Woman’s cancer killed by measles virus in unprecedented trial

Her name is Stacy Erholtz. For years, the 50-year-old mom from Pequot Lakes, Minn., battled myeloma, a blood cancer that affects bone marrow. She had few options left.

She had been through chemotherapy treatments and two stem cell transplants. But it wasn’t enough. Soon, scans showed she had tumors growing all over her body.

One grew on her forehead, destroying a bone in her skull and pushing on her brain. Her children named it Evan, her doctor said. Cancer had infiltrated her bone marrow.

A nurse uses a syringe to prepare an injection of the combined Measles Mumps and Rubella (MMR) vaccination at an MMR drop-in clinic at Neath Port Talbot Hospital near Swansea in south Wales on April 20, 2013. Public health officials said on April 19 they were investigating the first suspected death from measles in Britain in five years, after an outbreak blamed on a campaign against vaccinations. More than 800 people have contracted the highly contagious disease in Wales in the past six months, centred around the southern city of Swansea. Marion Lyons, director of health protection for Wales, said it had now been confirmed that a 25-year-old man from Swansea who died on April 18 had measles, a full postmortem will be conducted to determine cause of death. AFP PHOTO / GEOFF CADDICK (Photo credit should read GEOFF CADDICK/AFP/Getty Images)
A nurse uses a syringe to prepare an injection of the combined Measles Mumps and Rubella (MMR) vaccination at an MMR drop-in clinic in 2013. (GEOFF CADDICK/AFP/Getty Images)

So, as part of a two-patient clinical trial, doctors at the Mayo Clinic injected Erholtz with 100 billion units of the measles virus – enough to inoculate 10 million people.

Her doctor said they were entering the unknown.

Five minutes into the hour-long process, Erholtz got a terrible headache. Two hours later, she started shaking and vomiting. Her temperature hit 105 degrees, Stephen Russell, the lead researcher on the case, told The Washington Post early Thursday morning.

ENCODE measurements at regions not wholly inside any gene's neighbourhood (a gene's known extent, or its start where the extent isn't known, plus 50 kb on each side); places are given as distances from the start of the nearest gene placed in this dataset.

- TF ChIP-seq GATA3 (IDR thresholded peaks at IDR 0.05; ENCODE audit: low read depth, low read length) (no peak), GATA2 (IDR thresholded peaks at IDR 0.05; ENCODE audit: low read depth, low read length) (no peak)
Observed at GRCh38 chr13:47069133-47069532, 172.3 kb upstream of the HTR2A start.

“Thirty-six hours after the virus infusion was finished, she told me, ‘Evan has started shrinking,’” Russell said. Over the next several weeks, the tumor on her forehead disappeared completely and, over time, the other tumors in her body did, too.

Russell said he and his team had engineered the virus to make it more suitable for cancer therapy. And, after just one dose of it, Erholtz’s cancer went into remission. She has been completely cleared of the disease, Russell wrote in Mayo Clinic Proceedings. Though, in this trial, the treatments were successful on only one of the two patients.

And Tanios Bekaii-Saab, a researcher at James Cancer Hospital and Solove Research Institute in Ohio, said the study must be confirmed in large randomized clinical trials — where many hopes get dashed, the Minneapolis Star Tribune reported.

“Unless we get to the third stage of development, we are cautiously optimistic,” he said.

According the clinic’s statement released Wednesday:

In a proof of principle clinical trial, Mayo Clinic researchers have demonstrated that virotherapy — destroying cancer with a virus that infects and kills cancer cells but spares normal tissues — can be effective against the deadly cancer multiple myeloma. …